Ava Gardner — Grabtown, North Carolina’s Christmas gift to the world — was probably most familiar to me as one of the quintessential femmes fatales, Kitty in The Killers, and as the determined, loyal woman who saved her husband Frank Sinatra’s career by getting him the role of Maggio in From Here To Eternity. She was certainly the former, and she may have been the latter (she certainly tried), but she was much more than these things. My concept of Gardner has been considerably expanded, by a new biography of the star, Ava: A Life in Movies.
Just as Ava the actress is compulsively watchable, Ava the book is compulsively readable, well-researched, and full of behind-the-scenes details that instill an urge to watch or re-watch all of her films. The authors accomplish their stated goal of “challeng[ing] the well-worn perception of her life and work” by placing both in the context of Hollywood and larger society, with just enough authentic, fascinating detail to be both informative and entertaining. I came away with the impression that Ava Gardner was full of contrasts. The fairy-tale manner in which she was discovered indicated smooth sailing, yet she struggled for many years with insecurities and rocky romantic relationships. When her beauty was harnessed with her intelligence in The Killers, she became a star, but the mismatch with her studio MGM led to typecasting as “The World’s Most Beautiful Animal” long before she appeared in The Barefoot Contessa, which used that phrase as its tagline. The noir temptress, who on film flawlessly manipulated Burt Lancaster, often lacked confidence and needed encouragement from her directors, nevertheless working tirelessly, quietly, even on difficult shoots. The on-screen siren, who could be as bold as brass, valued her off-screen privacy and disliked attention when she wasn’t working. The woman who suffered from feelings of inferiority about what she perceived as her lack of education and acting ability maintained close friendships with writers like Robert Graves, Ernest Hemingway, Tennessee Williams, and Henry Miller. The Southern girl, from a town so small it wasn’t on the map, whose accent was so thick that her first screen tests had the sound stripped out, eventually found peace in a very big city, London. Maybe these contradictions are what made Gardner such a compelling performer. To concur with Tennessee Williams, quoted in the Introduction, I’m thinking of Walt Whitman’s “Song of Myself” — the lines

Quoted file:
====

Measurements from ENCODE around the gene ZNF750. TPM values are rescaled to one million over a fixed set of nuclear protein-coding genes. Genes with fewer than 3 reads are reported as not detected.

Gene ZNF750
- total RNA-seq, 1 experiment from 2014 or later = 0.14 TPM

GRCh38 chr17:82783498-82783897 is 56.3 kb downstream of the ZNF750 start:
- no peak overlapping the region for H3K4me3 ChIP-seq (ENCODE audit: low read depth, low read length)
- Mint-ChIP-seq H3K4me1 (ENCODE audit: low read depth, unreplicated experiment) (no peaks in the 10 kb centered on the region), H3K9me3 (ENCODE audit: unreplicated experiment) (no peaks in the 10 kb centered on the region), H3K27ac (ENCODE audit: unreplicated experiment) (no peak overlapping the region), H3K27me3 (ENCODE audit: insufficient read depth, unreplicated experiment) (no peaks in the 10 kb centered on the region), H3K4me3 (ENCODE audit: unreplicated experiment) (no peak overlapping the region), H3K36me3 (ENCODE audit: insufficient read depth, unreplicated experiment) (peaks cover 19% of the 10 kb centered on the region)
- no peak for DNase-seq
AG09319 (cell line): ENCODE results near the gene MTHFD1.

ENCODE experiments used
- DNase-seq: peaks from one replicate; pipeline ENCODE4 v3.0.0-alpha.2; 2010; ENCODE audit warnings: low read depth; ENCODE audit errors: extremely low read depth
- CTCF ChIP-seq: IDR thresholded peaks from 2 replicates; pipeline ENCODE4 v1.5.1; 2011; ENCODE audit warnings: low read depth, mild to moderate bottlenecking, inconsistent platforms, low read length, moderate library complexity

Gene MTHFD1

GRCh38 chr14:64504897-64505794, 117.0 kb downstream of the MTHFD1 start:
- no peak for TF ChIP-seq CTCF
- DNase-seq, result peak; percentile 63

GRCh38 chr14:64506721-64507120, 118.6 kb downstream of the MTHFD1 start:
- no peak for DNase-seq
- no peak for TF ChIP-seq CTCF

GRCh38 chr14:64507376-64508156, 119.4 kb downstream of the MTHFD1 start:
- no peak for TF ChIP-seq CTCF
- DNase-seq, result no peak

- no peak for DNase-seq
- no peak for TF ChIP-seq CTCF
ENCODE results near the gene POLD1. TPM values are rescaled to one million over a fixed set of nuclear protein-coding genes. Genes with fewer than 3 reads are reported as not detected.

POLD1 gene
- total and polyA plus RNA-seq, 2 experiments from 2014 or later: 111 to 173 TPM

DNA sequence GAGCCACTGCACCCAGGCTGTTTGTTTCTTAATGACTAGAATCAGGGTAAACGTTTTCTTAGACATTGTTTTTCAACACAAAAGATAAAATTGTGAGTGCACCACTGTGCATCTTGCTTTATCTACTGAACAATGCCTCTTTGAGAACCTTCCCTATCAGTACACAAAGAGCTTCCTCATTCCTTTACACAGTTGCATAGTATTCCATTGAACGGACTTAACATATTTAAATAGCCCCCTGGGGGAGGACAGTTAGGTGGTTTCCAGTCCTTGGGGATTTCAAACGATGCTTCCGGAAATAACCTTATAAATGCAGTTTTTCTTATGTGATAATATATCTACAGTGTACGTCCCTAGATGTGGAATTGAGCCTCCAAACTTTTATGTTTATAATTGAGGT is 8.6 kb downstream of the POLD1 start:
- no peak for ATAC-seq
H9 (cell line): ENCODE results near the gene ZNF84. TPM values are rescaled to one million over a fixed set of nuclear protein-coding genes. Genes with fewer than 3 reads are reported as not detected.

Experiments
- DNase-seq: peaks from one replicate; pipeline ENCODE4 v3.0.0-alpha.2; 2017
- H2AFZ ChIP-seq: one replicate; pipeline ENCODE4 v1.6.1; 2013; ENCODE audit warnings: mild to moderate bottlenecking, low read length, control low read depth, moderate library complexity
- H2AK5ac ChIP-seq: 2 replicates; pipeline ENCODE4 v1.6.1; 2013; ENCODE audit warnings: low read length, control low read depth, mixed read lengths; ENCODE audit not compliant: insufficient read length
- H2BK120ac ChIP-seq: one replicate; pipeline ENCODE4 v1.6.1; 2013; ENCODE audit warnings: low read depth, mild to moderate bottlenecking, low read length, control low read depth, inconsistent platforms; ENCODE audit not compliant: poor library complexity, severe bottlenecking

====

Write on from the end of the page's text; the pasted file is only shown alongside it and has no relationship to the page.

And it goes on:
Do I contradict myself?
Very well then I contradict myself,
(I am large, I contain multitudes)
are no less true of her than anyone else.
Instrumental to this book’s achievement of its aim are the photos. From the striking cover image to photographers’ contact sheets, and even a late ’40s selfie, many are rare and/or candid, going beyond stills and publicity photos, although those are well-represented too, and all are beautifully printed. Sinatra family scrapbooks and local NC newspaper files are just two of the sources tapped. I can’t imagine how many hours research and permissions must have taken, and the results are spectacular.
Also, your reviewer, a recovering graphic designer, who once dreamed of a career in book design, unabashedly admires this volume’s aesthetic details: spot varnish on the dust jacket matching casewrap, custom endpapers, matte paper stock, designer credit (brilliant job, Susan Van Horn), list of well-chosen and properly-set typefaces, harmonious color palette, and well-organized page layout. It is a real treat to read a book that was obviously created with much care by those who value print design. It’s also available as an e-book; I think it’s pretty obvious which one I would choose. Either way and whatever your current level of Ava awareness, there is an abundance of fascinating material in Ava: A Life in Movies to guarantee any reader’s enjoyment and edification.
Ava: A Life in Movies by Kendra Bean and Anthony Uzarowski
(Tons of) full-color and black-and-white photos.
264 pp. Running Press. $30.